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The conquests of the Qianlong Emperor, a set of eleven engravings after Castiglione et al, 1769-74 | 1769-1774年 《乾隆平定西域得勝圖》版畫十一幅

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April 29, 06:28 AM GMT

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600,000 - 800,000 HKD

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Property of a Gentleman

The conquests of the Qianlong Emperor, a set of eleven engravings after Castiglione et al, 1769-74

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1769-1774年 《乾隆平定西域得勝圖》版畫十一幅


comprising Receiving the Surrender of the Yili, Storming of the Camp at Gädän-Ola, The Victory of Khorgos, The Battle of Khurungui, The Chief of Us (Turfan) Surrenders with His City, The Great Victory of Qurman, The Battle of Qos-qulaqThe Battle of Arcul, The Battle of Yesilköl-nor, The Emperor Is Presented with Prisoners from the Pacification of the Muslim Tribes and The Emperor in the Suburbs Personally Receives News of the Officers and Soldiers Distinguished in the Campaigns against the Muslim Tribes

each engraving approx. 51.6 by 89.4 cm

Acquired in Copenhagen in 1965.


1965年購於哥本哈根

Nicholas Pearce, 'Qianlong's Western Campaign Engravings', Imagining Qianlong: Louis XV's Chinese Emperor Tapestries and Battle Scene Prints at the Imperial Court in Beijing, University Museum and Art Gallery, The University of Hong Kong, Hong Kong, 2017, figs 1-8.

Florian Knothe, 'Presenting the Other: Lasting Cultural Impact in East and West', ibid., fig. 5.


Nicholas Pearce,〈Qianlong's Western Campaign Engravings〉,《乾隆意象:路易十五的中國皇帝掛毯與北京宮廷戰圖銅版畫》,香港大學美術博物館,香港,2017年,圖1-8

羅諾德,〈Presenting the Other: Lasting Cultural Impact in East and West〉,出處同上,圖5

On loan to the Fogg Art Museum, Harvard University, Cambridge, Mass., 1996-2018.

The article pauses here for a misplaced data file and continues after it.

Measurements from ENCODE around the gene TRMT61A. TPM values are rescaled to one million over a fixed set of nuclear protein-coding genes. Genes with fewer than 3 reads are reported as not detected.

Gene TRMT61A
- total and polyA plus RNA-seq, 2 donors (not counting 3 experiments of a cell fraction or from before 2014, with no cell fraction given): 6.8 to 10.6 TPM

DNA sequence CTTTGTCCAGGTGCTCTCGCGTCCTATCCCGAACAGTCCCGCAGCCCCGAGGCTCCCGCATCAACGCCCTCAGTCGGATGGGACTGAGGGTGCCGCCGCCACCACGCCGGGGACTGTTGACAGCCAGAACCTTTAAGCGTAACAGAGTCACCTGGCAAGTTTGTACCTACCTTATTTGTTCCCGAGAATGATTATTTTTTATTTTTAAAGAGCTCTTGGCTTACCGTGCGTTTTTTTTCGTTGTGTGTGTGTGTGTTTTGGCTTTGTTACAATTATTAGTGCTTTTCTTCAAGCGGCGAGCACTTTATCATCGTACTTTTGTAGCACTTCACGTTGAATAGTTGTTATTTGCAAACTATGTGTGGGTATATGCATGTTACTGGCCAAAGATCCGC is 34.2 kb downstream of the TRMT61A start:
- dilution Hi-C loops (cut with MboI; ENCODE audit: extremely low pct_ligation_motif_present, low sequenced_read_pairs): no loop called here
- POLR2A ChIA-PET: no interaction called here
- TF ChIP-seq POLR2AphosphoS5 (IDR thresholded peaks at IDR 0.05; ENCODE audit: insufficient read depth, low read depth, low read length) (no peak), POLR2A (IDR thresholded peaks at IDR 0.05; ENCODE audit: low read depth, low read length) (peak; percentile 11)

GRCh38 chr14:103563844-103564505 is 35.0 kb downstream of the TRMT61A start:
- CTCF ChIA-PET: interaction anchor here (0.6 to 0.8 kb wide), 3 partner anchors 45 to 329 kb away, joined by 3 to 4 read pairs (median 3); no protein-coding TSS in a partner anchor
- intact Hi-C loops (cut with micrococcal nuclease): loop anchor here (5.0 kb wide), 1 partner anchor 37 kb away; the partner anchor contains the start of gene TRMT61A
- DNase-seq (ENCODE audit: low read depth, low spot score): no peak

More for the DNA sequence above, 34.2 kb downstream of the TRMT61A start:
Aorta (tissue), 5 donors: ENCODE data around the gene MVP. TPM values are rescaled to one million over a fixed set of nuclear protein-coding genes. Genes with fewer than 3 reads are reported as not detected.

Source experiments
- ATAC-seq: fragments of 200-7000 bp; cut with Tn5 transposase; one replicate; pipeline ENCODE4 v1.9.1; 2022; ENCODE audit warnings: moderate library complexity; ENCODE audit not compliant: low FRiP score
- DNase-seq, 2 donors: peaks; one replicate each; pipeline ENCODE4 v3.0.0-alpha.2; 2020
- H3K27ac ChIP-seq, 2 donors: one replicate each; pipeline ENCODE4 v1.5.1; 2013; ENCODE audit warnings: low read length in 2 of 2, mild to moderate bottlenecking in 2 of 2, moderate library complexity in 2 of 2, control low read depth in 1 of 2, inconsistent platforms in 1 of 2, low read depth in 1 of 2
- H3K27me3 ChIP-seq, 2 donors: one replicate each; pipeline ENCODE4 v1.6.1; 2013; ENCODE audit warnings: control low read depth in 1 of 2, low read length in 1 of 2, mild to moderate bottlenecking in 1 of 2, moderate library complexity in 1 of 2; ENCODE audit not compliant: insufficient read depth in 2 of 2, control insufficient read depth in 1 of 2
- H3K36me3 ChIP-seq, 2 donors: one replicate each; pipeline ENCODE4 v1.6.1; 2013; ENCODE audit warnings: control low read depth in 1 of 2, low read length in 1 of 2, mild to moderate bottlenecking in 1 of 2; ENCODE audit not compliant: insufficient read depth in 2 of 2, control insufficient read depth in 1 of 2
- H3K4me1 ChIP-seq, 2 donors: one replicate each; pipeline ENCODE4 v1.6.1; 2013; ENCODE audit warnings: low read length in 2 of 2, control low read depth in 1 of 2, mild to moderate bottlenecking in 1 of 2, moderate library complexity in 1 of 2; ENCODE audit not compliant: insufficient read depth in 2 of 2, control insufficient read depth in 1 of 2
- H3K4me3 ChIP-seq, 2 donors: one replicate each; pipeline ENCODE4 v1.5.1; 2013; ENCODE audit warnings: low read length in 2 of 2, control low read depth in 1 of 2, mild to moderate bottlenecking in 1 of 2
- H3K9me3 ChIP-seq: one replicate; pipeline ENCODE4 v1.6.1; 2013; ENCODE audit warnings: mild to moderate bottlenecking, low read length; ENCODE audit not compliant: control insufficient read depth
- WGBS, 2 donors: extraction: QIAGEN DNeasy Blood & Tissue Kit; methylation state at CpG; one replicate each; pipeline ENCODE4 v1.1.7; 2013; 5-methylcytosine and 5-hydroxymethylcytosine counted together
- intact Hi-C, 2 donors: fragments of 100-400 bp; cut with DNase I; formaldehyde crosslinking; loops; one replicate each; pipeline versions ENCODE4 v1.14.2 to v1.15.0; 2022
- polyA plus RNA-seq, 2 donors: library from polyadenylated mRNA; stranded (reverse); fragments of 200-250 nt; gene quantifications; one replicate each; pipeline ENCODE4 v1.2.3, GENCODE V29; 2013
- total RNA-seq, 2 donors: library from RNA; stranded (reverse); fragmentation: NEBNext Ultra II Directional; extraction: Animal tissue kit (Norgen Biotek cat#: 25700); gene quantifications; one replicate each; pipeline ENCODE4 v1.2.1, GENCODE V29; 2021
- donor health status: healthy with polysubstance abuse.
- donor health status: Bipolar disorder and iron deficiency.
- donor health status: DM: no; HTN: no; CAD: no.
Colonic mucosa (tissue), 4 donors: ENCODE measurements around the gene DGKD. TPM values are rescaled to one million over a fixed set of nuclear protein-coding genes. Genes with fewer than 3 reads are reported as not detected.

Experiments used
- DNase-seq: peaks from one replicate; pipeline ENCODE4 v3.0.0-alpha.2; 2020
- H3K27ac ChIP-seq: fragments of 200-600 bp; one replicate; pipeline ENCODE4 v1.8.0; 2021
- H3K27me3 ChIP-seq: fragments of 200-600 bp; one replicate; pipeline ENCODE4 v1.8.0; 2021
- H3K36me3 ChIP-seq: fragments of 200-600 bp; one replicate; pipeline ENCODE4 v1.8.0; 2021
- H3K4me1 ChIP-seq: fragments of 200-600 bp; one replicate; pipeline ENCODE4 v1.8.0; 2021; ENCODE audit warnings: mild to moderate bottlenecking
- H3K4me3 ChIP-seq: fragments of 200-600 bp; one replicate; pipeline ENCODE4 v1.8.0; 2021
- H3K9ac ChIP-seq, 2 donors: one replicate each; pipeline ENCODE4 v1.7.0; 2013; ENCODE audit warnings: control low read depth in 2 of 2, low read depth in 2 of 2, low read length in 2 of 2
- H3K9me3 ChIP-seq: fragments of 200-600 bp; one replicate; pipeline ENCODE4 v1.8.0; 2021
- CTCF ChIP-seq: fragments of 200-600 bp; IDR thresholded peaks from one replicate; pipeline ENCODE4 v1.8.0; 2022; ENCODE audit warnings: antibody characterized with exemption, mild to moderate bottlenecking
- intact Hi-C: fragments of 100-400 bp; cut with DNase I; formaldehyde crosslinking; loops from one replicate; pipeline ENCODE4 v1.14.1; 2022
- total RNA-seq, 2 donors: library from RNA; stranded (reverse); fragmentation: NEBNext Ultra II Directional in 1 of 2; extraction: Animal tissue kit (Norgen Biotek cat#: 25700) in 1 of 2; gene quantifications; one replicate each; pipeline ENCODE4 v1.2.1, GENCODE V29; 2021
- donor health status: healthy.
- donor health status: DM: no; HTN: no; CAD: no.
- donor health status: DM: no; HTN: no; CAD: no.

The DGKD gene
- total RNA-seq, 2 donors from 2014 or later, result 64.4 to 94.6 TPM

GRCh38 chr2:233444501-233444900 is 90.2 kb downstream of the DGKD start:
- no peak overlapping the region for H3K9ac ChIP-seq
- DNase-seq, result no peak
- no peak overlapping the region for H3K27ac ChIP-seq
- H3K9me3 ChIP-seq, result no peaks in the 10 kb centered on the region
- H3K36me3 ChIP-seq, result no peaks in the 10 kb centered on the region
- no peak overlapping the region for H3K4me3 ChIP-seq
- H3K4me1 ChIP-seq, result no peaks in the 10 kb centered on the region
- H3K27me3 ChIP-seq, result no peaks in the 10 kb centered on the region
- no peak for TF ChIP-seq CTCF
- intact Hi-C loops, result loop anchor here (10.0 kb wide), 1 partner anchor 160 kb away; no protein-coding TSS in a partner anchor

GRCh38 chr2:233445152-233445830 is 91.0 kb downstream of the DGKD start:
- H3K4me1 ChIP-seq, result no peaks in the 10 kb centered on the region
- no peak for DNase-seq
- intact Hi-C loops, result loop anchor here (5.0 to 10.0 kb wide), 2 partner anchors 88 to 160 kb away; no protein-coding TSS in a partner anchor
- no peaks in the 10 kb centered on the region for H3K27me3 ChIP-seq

Imagining Qianlong: Louis XV's Chinese Emperor Tapestries and Battle Scene Prints at the Imperial Court in Beijing, University Museum and Art Gallery, The University of Hong Kong, Hong Kong, 2017.


劍橋哈佛大學福格藝術博物館,1996-2018年借展

《乾隆意象:路易十五的中國皇帝掛毯與北京宮廷戰圖銅版畫》,香港大學美術博物館,香港,2017年

The set of engravings is a remarkable testament to not only the significance of the successful campaigns in Eastern Turkestan that the Qianlong Emperor embarked upon between 1755 and 1759 but also the cultural, aesthetic and technological exchanges during the Qianlong reign. As Joanna Waley-Cohen suggests, “Military power and the associated martial virtues were crucial to the self-image of the Manchu Qing polity (1636-1912), which at its zenith ranked among the most powerful in the world.” These campaigns, ending with the suppression of a revolt of the Muslim Altishahr Khojas (1757-1759), led a new territory named Xinjiang, under the control of the Qing empire and that these successes were visually commemorated in an arguably Western manner was truly an exceptional cultural exchange.


A grand ceremony was held in the spring of the following year during which the two generals who had successfully led the campaigns, Zhaohui (1708-1764) and Fude (d. 1776) were honoured and sixteen large-scale paintings recording the events were commissioned to be executed and installed in the Ziguangge (Hall of Purple Splendour), a building in the imperial garden adjacent to the Forbidden City, which was to become the location of reception of foreign envoys and public display of the Qianlong Emperor’s military conquests.


The paintings were planned and executed by three Jesuits and one Augustinian, namely Giuseppe Castiglione (1688-1766), Jean-Denis Attiret (1702-1768), Ignatius Sichelbarth (1708-1780) and Jean Damascene Sallusti (d. 1781).


It has been suggested that the Qianlong Emperor, having been shown prints done after the battle paintings by the German artist Georg Philipp Rugendas (1666-1742), was inspired to celebrate his own victories by having them commemorated in prints. He commissioned the original set of sixteen engravings commemorating his military victories in 1765 based on the wall paintings of the battles, conquests and ceremonies that marked his successful campaigns in the Western Region.


The drawings were prepared in China by Giuseppe Castiglione, the director of the project, Jean-Denis Attiret, Ignatius Sichelbarth, Jean-Damascène Sallusti and Ding Guanpeng. They were then sent to France, where the project of The Battles of the Emperor of China was deemed prestigious. Under the direction of Charles-Nicolas Cochin, engraver to King Louis XV, the engravings were executed in Paris by a team of engravers, including Jacques-Philippe Le Bas (1707-1783), Augustin de Saint-Aubin (1736-1807), Benoît-Louis Prévost (1747-1804) and Jean-Jacques Aliamet (1726-1788).


See a related set of sixteen engravings accompanied by a set of eighteen manuscript poems composed and written by the Qianlong Emperor, sold in our New York rooms, 17th March 2009, lot 72.